Accuracy of online survey assessment of mental disorders and suicidal thoughts and behaviors in Spanish university students. Results of the WHO World Mental Health- International College Student initiative
Metrics and citations
MetadataShow full item record
Author/sBallester, Laura; Alayo, Itxaso; Vilagut, Gemma; Almenara Barrios, José; Cebrià, Ana Isabel; Echeburu´a, Enrique; Gabilondo, Andrea; Gili, Margalinda; Lagares-Franco, Carolina; Piqueras, José Antonio; Roca, Miquel; Soto-Sanz, Victoria; Blasco, María Jesús; Castellví, Pere; Forero, Carlos G.; Bruffaerts1, Ronny; Mortier, Philippe; Auerbach, Randy P.; Nock, Matthew K.; Sampson, Nancy; Kessler, Ronald C.; Alonso1, Jordi
DepartmentBiomedicina, Biotecnología y Salud Pública
SourcePLoS ONE 14(9): e0221529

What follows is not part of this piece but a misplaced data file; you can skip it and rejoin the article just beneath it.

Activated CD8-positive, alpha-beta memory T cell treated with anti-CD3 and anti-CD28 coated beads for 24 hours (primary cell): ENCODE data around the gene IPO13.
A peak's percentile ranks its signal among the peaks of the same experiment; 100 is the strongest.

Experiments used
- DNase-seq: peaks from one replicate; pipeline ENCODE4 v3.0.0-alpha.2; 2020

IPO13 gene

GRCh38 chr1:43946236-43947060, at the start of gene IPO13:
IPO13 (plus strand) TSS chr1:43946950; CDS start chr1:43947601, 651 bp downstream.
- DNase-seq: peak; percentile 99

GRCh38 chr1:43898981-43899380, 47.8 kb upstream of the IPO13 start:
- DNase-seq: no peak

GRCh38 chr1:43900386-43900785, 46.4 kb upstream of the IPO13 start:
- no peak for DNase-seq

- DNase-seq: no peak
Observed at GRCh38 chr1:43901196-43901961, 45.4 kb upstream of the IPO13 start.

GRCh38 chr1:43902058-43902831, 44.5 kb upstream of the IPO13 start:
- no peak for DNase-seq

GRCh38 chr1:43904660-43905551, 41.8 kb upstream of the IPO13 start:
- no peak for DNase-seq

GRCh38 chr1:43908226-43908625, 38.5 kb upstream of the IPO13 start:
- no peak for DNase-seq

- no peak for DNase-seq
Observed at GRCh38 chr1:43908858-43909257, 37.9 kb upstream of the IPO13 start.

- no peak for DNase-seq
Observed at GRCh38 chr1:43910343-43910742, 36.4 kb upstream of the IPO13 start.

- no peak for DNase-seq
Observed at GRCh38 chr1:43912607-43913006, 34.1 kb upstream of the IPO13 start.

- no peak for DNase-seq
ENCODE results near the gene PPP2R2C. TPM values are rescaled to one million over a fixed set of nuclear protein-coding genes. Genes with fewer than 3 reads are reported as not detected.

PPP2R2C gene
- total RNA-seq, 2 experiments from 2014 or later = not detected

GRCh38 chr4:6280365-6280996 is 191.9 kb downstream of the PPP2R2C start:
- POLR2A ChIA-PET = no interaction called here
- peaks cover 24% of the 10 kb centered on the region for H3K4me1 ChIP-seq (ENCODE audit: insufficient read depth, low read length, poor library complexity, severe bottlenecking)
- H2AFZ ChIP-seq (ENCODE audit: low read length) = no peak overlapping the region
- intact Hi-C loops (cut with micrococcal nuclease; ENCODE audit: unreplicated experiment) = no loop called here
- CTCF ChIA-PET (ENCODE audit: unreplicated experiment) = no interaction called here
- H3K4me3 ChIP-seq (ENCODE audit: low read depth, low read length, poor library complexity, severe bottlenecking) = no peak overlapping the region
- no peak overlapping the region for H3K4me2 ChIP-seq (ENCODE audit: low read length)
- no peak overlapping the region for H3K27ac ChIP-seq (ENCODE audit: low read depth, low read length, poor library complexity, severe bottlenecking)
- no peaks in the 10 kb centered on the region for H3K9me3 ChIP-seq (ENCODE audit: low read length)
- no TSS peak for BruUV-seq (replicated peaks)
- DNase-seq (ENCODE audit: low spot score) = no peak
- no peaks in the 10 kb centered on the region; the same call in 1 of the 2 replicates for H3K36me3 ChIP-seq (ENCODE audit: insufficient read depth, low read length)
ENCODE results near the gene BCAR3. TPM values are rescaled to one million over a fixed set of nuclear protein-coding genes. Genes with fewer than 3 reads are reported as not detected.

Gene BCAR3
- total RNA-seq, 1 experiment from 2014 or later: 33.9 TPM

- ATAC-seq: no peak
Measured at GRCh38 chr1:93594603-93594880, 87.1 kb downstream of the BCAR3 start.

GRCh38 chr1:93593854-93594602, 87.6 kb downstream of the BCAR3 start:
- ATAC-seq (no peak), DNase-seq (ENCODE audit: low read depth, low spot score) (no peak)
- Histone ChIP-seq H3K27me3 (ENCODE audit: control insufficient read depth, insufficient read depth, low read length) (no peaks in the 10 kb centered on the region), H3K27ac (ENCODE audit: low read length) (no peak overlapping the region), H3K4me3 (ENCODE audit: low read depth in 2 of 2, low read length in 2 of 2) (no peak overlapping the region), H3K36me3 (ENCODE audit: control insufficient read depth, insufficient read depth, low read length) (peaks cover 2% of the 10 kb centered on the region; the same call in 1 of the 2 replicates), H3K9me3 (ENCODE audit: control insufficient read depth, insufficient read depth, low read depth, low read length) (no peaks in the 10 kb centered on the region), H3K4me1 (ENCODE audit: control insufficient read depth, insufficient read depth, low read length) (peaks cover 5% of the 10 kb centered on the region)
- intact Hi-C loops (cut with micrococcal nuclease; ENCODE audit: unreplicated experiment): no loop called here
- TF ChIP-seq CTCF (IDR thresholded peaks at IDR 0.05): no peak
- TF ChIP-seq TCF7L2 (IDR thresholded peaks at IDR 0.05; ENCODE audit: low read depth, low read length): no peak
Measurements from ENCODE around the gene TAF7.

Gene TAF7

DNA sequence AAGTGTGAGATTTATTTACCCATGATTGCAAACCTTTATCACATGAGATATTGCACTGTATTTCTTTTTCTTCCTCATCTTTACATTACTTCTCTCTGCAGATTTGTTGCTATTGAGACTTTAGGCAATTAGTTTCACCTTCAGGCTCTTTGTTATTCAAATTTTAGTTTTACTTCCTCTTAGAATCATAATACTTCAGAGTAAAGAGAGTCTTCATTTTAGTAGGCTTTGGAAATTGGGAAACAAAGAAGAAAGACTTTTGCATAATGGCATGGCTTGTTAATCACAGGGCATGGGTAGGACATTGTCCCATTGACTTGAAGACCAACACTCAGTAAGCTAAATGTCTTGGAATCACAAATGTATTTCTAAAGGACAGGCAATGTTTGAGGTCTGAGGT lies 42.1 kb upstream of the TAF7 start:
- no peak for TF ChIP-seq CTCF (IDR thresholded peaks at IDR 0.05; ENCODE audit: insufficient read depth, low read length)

Objective To assess the accuracy of WMH-ICS online screening scales for evaluating four common mental disorders (Major Depressive Episode[MDE], Mania/Hypomania[M/H], Panic Disorder[PD], Generalized Anxiety Disorder[GAD]) and suicidal thoughts and behaviors[STB] used in the UNIVERSAL project. Methods Clinical diagnostic reappraisal was carried out on a subsample of the UNIVERSAL project, a longitudinal online survey of first year Spanish students (18-24 years old), part of the WHO World Mental Health-International College Student (WMH-ICS) initiative. Lifetime and 12month prevalence of MDE, M/H, PD, GAD and STB were assessed with the Composite International Diagnostic Interview-Screening Scales [CIDI-SC], the Self-Injurious Thoughts and Behaviors Interview [SITBI] and the Columbia-Suicide Severity Rating Scale [C-SSRS]. Trained clinical psychologists, blinded to responses in the initial survey, administered via telephone the Mini-International Neuropsychiatric Interview [MINI]. Measures of diagnostic accuracy and McNemar chi(2) test were calculated. Sensitivity analyses were conducted to maximize diagnostic capacity. Results A total of 287 students were included in the clinical reappraisal study. For 12-month and lifetime mood disorders, sensitivity/specificity were 67%/88.6% and 65%/73.3%, respectively. For 12-month and lifetime anxiety disorders, these were 76.8%/86.5% and 59.6%/71.1%, and for 12-month and lifetime STB, 75.9%/94.8% and 87.2%/86.3%. For 12-month and lifetime mood disorders, anxiety disorders and STB, positive predictive values were in the range of 18.1-55.1% and negative predictive values 90.2-99.0%; likelihood ratios positive were in the range of 2.1-14.6 and likelihood ratios negative 0.1-0.6. All outcomes showed adequate areas under the curve [AUCs] (AUC> 0.7), except M/H and PD (AUC = 0.6). Post hoc analyses to select optimal diagnostic thresholds led to improved concordance for all diagnoses (AUCs> 0.8). Conclusion The WMS-ICS survey showed reasonable concordance with the MINI telephone interviews performed by mental health professionals, when utilizing optimized cut-off scores. The current study provides initial evidence that the WMS-ICS survey might be useful for screening purposes.